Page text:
Joint tour with Rockjumper Tours
August is a great time to visit the birding hotspots of southeast Arizona. The majority of specialty species are present with certain tricky species like Montezuma Quail and Botteri’s and Cassin’s Sparrows being easier to find as they become vocal during the onset of the monsoon breeding season. In addition, it is peak hummingbird season and the resident hummingbirds are augmented by migrants with up to a dozen species possible (10 are very likely). These jewels of the avian world can be studied in great detail at various feeder setups that range from the riparian areas to the foothills, making southeast Arizona the hummingbird capital of the United States. We will stay at the charming Ramsey Canyon Inn in the foothills of the Huachuca Mountains for your entire stay!
It is also possible to see the vast majority of specialty species during August, including Zone-tailed and Gray Hawks, Mexican Jay, Arizona Woodpecker, Thick-billed and Tropical Kingbirds, Sulphur-bellied, Dusky-capped, and Buff-breasted Flycatchers, Greater Pewee, Northern Beardless-Tyrannulet, Mexican Chickadee, Black-capped Gnatcatcher, Bendire’s Thrasher, Olive Warbler, Red-faced Warbler, Painted Redstart, Abert’s Towhee, Rufous-winged Sparrow, Yellow-eyed Junco, and the stunning Elegant Trogon. We will also venture forth at night to look for the various species of owls present in this corner of the Grand Canyon State. During August, the owls have finished nesting and tend to be less vocal (thus a bit trickier to find), but we still have excellent chances for Whiskered and Western Screech-Owls and Great Horned Owl. With great luck we might find Spotted Owl on a day roost and we will always keep our ears open for the call of the Northern Pygmy-Owl. We also have good chances to see a variety of mammals during our day and night excursions including Black-tailed Jackrabbit, Cliff Chipmunk, Rock Squirrel, Mexican Fox Squirrel, Coyote, Hog-nosed Skunk, and Collared Peccary.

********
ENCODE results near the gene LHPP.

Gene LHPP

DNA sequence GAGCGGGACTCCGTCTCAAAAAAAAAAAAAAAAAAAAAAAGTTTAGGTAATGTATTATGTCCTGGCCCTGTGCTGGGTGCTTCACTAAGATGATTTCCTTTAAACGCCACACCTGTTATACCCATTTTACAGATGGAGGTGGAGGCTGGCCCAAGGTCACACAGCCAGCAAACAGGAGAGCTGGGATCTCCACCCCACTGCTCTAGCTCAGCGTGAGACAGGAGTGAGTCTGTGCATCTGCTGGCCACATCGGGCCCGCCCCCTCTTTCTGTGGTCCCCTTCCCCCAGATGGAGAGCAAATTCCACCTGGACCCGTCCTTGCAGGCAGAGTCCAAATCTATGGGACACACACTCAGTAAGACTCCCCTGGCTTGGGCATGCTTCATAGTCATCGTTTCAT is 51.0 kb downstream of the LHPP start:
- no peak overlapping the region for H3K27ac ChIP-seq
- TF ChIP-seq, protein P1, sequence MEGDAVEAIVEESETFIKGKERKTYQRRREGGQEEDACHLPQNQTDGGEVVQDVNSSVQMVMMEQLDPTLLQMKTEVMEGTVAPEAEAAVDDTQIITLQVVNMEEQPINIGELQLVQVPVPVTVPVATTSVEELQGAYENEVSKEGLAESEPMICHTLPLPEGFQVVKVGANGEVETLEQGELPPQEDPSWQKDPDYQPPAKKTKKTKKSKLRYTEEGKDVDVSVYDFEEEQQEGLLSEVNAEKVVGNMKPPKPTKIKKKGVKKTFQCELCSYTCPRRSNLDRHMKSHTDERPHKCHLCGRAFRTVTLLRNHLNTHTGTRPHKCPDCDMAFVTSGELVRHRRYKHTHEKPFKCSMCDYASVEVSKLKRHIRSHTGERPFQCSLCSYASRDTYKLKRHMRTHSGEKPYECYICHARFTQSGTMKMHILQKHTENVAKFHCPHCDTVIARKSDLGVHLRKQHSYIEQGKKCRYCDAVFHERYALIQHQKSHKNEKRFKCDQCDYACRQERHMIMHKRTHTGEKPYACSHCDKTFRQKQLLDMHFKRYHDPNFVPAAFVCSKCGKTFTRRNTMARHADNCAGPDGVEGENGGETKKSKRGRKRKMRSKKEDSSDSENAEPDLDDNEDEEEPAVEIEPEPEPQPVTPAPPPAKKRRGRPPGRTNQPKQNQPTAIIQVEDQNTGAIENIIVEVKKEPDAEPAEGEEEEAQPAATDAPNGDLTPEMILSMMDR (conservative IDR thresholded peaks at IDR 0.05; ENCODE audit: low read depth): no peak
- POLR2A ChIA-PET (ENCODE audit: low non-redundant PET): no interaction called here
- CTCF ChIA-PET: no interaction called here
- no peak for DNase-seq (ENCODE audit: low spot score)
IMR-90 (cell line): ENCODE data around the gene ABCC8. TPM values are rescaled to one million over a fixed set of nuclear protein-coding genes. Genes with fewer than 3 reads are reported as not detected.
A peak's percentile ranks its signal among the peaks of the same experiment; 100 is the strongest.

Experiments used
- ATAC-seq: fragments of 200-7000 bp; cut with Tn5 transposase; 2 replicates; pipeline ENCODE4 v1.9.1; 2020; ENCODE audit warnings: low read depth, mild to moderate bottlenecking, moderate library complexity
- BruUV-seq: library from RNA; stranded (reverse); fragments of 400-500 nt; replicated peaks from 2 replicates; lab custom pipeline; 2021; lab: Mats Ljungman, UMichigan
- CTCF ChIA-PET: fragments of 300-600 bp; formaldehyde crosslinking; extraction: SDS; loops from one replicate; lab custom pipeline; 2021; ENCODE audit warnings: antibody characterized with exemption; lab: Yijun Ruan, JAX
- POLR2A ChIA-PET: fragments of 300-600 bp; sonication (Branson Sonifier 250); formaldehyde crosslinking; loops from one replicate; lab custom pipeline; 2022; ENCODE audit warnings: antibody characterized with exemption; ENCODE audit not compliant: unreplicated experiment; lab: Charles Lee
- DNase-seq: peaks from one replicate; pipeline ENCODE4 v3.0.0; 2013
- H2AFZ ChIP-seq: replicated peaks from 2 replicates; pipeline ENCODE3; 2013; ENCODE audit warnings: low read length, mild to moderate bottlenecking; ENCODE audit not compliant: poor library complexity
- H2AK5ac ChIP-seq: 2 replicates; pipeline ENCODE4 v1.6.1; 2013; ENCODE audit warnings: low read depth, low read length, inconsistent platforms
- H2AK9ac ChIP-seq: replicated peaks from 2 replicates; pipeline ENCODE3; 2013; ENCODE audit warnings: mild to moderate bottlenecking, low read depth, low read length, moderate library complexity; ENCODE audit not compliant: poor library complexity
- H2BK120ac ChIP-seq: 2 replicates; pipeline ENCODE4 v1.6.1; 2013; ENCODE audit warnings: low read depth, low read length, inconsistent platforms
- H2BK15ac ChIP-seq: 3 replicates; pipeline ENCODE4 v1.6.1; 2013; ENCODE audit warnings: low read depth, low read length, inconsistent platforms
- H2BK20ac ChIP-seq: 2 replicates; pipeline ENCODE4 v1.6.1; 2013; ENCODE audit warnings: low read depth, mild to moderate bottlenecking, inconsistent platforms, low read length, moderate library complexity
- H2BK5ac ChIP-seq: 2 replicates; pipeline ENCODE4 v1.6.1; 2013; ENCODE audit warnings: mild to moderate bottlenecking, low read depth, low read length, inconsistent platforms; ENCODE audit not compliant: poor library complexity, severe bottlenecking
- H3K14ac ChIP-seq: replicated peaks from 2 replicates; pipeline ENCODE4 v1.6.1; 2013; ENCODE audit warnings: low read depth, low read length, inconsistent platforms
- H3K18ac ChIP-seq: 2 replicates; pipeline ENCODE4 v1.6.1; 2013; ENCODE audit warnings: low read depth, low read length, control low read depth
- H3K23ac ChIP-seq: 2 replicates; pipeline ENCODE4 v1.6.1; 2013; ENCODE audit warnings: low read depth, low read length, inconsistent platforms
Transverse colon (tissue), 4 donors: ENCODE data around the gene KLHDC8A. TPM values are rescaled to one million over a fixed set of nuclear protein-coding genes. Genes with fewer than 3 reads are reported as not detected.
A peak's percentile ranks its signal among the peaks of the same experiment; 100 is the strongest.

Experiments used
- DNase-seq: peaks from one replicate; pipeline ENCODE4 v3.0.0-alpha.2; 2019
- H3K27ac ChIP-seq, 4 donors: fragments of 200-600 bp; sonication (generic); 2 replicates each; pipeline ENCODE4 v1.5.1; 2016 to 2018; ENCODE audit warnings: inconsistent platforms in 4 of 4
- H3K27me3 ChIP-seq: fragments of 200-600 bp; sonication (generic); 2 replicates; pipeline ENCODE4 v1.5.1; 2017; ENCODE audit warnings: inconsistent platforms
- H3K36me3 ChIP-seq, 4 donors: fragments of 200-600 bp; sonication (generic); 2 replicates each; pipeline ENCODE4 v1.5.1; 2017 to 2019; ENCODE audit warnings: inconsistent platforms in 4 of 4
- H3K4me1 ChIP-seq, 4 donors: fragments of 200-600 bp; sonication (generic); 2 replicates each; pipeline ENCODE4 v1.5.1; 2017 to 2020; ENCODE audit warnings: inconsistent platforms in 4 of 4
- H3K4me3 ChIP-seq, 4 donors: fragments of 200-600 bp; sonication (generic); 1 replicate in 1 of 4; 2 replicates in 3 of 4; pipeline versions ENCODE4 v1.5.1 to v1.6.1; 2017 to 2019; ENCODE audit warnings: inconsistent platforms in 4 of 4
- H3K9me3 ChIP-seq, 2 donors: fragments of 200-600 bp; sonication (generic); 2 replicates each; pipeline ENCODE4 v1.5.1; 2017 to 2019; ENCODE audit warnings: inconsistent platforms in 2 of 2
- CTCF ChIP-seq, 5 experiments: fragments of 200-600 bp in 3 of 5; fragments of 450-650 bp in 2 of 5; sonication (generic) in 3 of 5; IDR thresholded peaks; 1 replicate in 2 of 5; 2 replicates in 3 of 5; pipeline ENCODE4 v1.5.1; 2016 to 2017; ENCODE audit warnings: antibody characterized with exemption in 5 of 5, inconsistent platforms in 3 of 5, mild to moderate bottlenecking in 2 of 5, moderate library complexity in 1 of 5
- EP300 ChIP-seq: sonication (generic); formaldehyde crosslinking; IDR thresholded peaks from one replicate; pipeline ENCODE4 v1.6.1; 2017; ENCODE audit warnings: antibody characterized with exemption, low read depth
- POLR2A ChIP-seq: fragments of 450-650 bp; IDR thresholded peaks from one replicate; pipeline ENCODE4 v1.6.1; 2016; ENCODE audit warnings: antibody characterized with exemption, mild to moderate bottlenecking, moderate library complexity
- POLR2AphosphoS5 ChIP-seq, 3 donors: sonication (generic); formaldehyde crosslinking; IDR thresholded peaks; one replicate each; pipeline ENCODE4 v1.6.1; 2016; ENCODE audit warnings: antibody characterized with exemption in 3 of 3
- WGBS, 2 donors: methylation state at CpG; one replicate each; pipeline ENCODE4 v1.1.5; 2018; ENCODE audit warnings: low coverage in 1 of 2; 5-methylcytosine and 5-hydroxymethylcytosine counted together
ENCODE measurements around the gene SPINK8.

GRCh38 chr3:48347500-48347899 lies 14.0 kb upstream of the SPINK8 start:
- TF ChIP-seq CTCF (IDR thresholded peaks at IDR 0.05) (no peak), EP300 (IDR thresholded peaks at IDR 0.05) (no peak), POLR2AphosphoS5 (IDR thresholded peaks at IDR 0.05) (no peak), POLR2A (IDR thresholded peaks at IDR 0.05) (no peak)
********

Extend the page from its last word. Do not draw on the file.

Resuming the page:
August is also a great time to witness the onset of fall migration with flycatchers and warblers passing through plus a wide variety of species typical of the southwest desert region. Additionally, we will try to track down any Mexican rarities that may be present (August is a great time of year to locate post-breeding dispersers from Mexico), such as White-eared Hummingbird, Rufous-capped Warbler, Flame-colored Tanager, or Streak-backed Oriole, all of which are possible.
Photo: Lucifer Hummingbird by John Hoyt